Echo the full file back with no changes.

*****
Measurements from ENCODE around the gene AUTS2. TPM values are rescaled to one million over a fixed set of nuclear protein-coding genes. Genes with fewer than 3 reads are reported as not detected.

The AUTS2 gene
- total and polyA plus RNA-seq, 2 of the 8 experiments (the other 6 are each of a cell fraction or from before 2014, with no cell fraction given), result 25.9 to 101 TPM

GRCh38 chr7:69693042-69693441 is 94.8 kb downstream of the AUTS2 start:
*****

Measurements from ENCODE around the gene AUTS2. TPM values are rescaled to one million over a fixed set of nuclear protein-coding genes. Genes with fewer than 3 reads are reported as not detected.

The AUTS2 gene
- total and polyA plus RNA-seq, 2 of the 8 experiments (the other 6 are each of a cell fraction or from before 2014, with no cell fraction given), result 25.9 to 101 TPM

GRCh38 chr7:69693042-69693441 is 94.8 kb downstream of the AUTS2 start: